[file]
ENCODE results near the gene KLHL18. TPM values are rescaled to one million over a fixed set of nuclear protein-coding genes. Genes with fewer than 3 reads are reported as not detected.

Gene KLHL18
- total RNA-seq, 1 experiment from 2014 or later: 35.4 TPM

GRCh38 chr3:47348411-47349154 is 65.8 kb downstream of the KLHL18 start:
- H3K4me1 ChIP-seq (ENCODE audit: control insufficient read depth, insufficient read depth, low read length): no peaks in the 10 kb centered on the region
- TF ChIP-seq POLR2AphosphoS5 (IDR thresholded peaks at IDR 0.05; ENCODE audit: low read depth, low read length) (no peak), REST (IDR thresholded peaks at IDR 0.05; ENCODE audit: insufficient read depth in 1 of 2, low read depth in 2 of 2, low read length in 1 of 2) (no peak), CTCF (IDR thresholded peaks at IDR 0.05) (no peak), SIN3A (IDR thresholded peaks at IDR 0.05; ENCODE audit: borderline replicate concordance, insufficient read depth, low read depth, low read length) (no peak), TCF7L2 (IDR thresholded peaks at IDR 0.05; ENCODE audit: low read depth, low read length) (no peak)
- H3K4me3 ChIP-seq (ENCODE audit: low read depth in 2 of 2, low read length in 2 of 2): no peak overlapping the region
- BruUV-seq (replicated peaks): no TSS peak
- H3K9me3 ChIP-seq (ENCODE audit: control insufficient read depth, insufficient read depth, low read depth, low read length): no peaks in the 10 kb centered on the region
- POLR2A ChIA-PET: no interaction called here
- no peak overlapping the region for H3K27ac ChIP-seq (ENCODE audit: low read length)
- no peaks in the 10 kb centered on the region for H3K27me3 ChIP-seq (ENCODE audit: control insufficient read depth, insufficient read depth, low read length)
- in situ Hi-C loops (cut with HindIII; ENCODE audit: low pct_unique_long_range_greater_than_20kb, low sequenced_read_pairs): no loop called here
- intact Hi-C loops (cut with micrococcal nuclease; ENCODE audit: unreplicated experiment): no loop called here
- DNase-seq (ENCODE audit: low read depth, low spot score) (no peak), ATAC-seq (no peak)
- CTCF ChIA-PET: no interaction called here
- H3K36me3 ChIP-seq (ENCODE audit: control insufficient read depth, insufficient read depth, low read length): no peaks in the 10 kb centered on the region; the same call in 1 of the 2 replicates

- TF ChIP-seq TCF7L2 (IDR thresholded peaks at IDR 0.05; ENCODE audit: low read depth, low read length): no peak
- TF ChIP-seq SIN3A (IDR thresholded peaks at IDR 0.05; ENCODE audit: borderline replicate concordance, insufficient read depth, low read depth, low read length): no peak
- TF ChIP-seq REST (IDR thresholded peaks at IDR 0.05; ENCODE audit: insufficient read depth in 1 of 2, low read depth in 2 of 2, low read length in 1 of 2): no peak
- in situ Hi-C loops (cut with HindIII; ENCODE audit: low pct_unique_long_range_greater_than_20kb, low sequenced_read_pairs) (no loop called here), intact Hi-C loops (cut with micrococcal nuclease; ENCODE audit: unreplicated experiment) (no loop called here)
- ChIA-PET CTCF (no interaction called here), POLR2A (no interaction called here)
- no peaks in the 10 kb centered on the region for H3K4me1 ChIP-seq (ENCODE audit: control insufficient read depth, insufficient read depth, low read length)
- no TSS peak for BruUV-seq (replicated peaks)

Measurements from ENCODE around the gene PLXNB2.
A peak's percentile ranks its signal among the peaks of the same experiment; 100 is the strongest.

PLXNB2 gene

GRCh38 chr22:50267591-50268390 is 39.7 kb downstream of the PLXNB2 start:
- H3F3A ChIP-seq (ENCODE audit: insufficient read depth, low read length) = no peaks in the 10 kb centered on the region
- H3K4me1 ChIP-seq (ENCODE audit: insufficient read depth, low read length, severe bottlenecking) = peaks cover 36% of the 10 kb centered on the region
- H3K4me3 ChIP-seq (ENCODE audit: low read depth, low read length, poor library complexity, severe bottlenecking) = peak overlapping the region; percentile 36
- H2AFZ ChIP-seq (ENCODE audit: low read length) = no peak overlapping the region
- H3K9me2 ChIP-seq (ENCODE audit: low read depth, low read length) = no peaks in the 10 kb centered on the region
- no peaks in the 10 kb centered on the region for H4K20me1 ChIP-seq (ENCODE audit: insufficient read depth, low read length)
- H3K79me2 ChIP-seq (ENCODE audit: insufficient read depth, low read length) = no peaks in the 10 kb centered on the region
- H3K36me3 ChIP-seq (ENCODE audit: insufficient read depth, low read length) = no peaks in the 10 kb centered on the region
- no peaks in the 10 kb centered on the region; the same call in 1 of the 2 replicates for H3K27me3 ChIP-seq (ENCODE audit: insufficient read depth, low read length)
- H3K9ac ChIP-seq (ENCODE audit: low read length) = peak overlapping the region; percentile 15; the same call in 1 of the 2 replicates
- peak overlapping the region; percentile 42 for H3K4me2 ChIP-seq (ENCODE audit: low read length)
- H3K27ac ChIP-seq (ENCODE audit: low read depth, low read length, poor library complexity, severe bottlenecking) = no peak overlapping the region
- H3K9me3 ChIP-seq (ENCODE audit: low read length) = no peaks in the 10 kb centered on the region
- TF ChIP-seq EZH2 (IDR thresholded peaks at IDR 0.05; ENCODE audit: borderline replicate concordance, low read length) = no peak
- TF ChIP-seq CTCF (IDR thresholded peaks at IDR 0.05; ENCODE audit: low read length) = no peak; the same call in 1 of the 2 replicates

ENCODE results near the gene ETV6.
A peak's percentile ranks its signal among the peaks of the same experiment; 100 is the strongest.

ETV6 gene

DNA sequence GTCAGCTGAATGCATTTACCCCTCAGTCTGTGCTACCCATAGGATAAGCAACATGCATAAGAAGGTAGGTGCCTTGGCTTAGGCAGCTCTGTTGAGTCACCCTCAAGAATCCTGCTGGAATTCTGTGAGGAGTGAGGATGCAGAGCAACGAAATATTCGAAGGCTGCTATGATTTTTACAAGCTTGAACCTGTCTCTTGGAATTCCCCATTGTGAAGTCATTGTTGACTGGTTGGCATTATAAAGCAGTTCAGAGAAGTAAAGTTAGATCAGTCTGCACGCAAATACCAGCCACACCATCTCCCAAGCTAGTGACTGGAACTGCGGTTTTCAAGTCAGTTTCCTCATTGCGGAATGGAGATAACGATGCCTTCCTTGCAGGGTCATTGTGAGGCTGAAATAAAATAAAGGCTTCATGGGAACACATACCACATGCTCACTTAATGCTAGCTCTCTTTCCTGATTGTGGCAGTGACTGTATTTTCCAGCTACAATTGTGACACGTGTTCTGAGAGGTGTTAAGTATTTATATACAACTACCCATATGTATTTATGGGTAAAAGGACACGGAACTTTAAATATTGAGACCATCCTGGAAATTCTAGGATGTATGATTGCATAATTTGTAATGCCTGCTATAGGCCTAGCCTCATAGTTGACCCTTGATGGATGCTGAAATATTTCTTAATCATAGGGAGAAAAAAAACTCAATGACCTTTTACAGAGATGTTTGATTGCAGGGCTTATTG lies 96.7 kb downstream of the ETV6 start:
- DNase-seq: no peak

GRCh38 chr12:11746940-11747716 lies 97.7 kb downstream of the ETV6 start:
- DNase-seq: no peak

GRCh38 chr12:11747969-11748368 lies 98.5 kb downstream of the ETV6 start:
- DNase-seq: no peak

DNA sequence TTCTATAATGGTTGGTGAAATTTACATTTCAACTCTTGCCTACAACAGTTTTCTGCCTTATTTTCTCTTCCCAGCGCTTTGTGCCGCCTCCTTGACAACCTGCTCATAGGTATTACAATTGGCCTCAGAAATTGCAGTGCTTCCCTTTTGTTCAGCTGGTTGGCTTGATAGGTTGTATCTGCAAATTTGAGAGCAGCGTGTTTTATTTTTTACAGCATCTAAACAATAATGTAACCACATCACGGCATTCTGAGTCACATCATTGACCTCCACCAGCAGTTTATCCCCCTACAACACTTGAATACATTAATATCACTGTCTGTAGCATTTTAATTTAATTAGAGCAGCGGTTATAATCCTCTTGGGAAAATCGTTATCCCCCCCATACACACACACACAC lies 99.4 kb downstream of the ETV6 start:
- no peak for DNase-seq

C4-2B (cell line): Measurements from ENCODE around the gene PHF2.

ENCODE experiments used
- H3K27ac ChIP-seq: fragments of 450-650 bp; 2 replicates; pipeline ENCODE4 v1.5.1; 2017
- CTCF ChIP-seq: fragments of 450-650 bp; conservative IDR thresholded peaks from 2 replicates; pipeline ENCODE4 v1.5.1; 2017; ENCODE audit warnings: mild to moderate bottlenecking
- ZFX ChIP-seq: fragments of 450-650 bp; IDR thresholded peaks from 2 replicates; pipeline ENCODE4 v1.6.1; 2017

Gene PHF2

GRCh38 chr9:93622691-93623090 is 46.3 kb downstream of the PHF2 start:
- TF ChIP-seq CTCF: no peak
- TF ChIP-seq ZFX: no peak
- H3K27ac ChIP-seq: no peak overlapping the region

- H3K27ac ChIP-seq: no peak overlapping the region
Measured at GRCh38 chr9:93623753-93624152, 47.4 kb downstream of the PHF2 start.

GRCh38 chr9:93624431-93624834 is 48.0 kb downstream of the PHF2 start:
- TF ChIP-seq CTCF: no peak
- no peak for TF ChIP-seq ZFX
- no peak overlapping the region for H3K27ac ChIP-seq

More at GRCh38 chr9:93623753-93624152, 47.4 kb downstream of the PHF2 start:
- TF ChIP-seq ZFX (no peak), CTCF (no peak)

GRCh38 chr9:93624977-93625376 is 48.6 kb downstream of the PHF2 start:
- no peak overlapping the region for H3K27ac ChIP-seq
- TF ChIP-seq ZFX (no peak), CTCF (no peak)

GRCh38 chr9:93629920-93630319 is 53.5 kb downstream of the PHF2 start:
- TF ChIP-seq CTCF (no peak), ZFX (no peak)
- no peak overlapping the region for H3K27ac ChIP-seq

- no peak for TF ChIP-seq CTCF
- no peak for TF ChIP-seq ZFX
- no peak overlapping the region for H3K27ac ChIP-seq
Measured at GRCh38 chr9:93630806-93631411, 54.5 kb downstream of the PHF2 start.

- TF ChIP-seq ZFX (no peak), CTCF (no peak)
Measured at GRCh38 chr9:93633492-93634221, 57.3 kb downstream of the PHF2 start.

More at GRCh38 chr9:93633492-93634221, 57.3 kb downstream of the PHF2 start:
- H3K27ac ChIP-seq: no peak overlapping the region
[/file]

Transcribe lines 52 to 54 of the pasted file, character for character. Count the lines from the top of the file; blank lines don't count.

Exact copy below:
- DNase-seq: no peak

DNA sequence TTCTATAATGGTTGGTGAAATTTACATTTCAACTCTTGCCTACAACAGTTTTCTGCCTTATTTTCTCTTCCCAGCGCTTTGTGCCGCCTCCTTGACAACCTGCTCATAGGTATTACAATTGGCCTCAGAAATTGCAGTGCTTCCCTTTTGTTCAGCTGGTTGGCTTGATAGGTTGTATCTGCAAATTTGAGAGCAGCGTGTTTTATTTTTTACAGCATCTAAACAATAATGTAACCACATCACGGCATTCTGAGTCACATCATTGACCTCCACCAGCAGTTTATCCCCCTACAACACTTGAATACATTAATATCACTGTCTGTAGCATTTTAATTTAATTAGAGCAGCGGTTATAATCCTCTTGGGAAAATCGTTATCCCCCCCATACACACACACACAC lies 99.4 kb downstream of the ETV6 start:
- no peak for DNase-seq